Morrison Government put on notice - nation is watching as senate votes to disallow charity attack

Amy Leiper, 17th October 2021

A united coalition of more than 100 of the nation’s top charities and not-for-profits are warning the Morrison Government that the eyes of the nation will be watching them this week as the Senate considers disallowing a damaging anti-charity regulation.

From Monday, the Senate will vote to disallow the Australian Charities and Not-for-profits Commission Amendment (2021 Measures No. 2) Regulations 2021, which blatantly attacks the free speech of charities.

The regulation grants the Australian Charities and Not-for-profits Commission power to investigate and deregister any group for minor offences committed not just by the charity in question but by other individuals or entities that are only loosely connected with the charity. Hands Off Our Charities (HOOC) spokesperson Ray Yoshida described it as an unwarranted burden on charities that impacts people from right across the socio-economic spectrum.

“Collectively, our organisations represent, support and work with millions of Australians and they will be watching Parliament this week to see where their Senators stand on this vital issue,” Mr Yoshida said.

“This regulation doesn’t just silence Christian groups, or women’s groups, or environmental groups – it silences everyone.” Last week, an independent report found that the Morrison Government’s regulation, if not rolled back, would hit charities by up to $150 million in burdensome red tape, which would directly hit service delivery.

“The Morrison Government will strip away funds earmarked for vulnerable people including for emergency food relief, family violence support and mental health assistance through the compliance costs of this regulation,” Mr Yoshida said.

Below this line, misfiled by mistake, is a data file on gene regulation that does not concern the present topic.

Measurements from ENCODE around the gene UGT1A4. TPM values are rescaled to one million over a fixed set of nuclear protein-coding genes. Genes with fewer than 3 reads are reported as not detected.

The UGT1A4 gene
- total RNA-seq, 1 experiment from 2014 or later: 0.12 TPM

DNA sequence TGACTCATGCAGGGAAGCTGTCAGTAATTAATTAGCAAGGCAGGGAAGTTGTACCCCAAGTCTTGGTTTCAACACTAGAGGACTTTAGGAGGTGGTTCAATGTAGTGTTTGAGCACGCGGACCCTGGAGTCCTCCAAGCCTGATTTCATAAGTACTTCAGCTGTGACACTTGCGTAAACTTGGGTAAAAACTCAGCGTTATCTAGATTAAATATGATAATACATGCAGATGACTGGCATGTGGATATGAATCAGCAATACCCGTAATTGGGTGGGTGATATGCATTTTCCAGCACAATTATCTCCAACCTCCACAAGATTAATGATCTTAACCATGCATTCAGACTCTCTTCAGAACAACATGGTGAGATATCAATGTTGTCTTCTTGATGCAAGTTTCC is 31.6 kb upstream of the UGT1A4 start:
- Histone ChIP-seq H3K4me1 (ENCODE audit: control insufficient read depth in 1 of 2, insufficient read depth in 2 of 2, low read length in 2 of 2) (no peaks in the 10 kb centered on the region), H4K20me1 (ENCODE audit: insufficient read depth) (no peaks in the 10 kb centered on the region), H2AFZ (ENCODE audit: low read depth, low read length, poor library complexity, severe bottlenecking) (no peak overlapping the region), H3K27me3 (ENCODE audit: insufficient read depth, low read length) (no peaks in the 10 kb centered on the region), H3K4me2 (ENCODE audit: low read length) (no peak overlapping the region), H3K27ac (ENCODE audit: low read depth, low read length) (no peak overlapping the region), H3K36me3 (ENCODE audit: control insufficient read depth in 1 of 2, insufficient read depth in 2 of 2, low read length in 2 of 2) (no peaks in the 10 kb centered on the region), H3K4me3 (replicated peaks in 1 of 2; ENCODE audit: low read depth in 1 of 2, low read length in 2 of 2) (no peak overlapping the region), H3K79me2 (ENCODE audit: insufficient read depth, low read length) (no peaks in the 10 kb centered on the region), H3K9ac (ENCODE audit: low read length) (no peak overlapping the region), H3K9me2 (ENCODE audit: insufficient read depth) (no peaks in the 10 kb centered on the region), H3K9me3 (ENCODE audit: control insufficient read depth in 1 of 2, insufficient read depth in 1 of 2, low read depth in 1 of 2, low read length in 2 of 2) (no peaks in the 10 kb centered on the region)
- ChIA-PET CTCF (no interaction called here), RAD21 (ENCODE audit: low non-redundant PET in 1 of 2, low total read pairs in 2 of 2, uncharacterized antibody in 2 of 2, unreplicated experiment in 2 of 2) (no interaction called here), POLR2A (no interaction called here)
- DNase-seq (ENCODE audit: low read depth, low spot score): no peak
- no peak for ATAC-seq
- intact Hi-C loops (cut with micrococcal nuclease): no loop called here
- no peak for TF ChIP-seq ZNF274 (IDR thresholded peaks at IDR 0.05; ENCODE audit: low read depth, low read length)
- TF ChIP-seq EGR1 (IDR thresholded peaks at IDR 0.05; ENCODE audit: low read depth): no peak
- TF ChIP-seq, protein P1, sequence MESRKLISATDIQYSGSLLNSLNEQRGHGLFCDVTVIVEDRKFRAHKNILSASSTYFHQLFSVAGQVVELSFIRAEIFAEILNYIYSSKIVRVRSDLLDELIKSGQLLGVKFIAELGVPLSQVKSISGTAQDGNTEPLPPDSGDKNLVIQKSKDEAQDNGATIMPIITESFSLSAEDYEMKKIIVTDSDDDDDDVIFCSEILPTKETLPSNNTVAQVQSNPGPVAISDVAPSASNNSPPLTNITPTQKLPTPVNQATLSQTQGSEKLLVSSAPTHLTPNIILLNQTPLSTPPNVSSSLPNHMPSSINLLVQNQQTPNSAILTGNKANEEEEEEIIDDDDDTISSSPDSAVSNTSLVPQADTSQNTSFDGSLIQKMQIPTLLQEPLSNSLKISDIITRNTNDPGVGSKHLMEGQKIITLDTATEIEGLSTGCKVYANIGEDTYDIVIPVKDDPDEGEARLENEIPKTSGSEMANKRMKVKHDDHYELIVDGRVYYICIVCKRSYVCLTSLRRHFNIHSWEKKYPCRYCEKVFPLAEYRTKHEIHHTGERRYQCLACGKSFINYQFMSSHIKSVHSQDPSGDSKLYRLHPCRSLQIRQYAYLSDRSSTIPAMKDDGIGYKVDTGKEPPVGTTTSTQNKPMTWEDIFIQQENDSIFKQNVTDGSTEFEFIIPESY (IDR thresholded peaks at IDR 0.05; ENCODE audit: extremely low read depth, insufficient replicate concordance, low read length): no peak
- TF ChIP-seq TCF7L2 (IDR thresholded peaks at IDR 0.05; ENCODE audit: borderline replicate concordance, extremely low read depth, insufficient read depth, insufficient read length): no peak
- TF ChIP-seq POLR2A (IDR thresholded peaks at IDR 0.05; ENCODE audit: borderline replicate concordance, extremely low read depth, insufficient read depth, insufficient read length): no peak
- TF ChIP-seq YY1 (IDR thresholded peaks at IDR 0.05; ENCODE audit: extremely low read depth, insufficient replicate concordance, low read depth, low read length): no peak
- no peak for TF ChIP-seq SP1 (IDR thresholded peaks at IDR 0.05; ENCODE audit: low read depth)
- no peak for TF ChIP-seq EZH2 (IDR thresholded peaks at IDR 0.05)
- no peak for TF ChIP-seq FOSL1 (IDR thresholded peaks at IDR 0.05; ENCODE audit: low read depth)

“During COVID, these organisations have been there when no one else would answer the call. If our members are forced to shutter because of this regulation, it will directly affect those most in need.”

A recent report by a Liberal chaired Senate oversight committee examining this new anti-charity regulation presented further proof that it goes too far and should be disallowed. CEO of The Fred Hollows Foundation Ian Wishart said the consequences to charities would be stark.

“These regulations are anathema to Australia’s democracy and the key role that charities like The Fred Hollows Foundation play in advocating for those who don’t have a voice,” Mr Wishart said.

“We welcomed the Standing Committee for the Scrutiny of Delegated Legislation’s recommendation to disallow the regulations, and we now call on the Prime Minister and his Senators to stand up and do the same.”

CEO of the Community Broadcasting Association of Australia, Jon Bisset, spoke of the “vital role that over 450 not for profit and charity community radio stations play in reporting local news and events, and covering underreported issues.”

“These community radio stations are supported by 22,000 volunteers. In a time when local information and news has never been more important, our members are concerned that the regulations will have unforeseen consequences and impact their political reporting and community role. We urge the Senate to support a disallowance motion to protect our media.”

“It’s unbelievable this close to a Federal election, the Government would want to attack Australian charities and not-for-profits,” Mr Yoshida said.

MEDIA |  Hands Off Our Charities | Marcus Middleton 0439 350 69

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The CBAA welcomes news that changes to governance standard three of the Australian Charities and Not-for-profits Commission Regulation 2013 have been disallowed by a vote in the Senate today. The changes would have placed charities at risk of being de-registered by the Charities Commissioner, even if they have not broken any laws.


Liberal Senator Concetta Fierravanti-Wells has written to Assistant Treasurer Michael Sukkar on behalf of the Senate Committee for the Scrutiny of Delegated Legislation to express its concerns about the Morrison Government’s proposed changes to charities regulations.


The Community Council for Australia, which the CBAA is a member of, has commended the Morrison Government on their re-election, welcomed their commitment to fundraising reform, and called for more certainty and support across the charities sector.